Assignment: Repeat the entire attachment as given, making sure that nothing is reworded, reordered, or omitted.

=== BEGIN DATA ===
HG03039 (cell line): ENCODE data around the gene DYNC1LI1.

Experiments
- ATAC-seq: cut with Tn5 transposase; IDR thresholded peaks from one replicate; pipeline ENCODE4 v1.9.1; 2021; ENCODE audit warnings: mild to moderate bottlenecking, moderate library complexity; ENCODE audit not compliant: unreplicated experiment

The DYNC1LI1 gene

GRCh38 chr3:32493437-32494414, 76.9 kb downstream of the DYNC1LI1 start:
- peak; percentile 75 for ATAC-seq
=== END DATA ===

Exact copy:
HG03039 (cell line): ENCODE data around the gene DYNC1LI1.

Experiments
- ATAC-seq: cut with Tn5 transposase; IDR thresholded peaks from one replicate; pipeline ENCODE4 v1.9.1; 2021; ENCODE audit warnings: mild to moderate bottlenecking, moderate library complexity; ENCODE audit not compliant: unreplicated experiment

The DYNC1LI1 gene

GRCh38 chr3:32493437-32494414, 76.9 kb downstream of the DYNC1LI1 start:
- peak; percentile 75 for ATAC-seq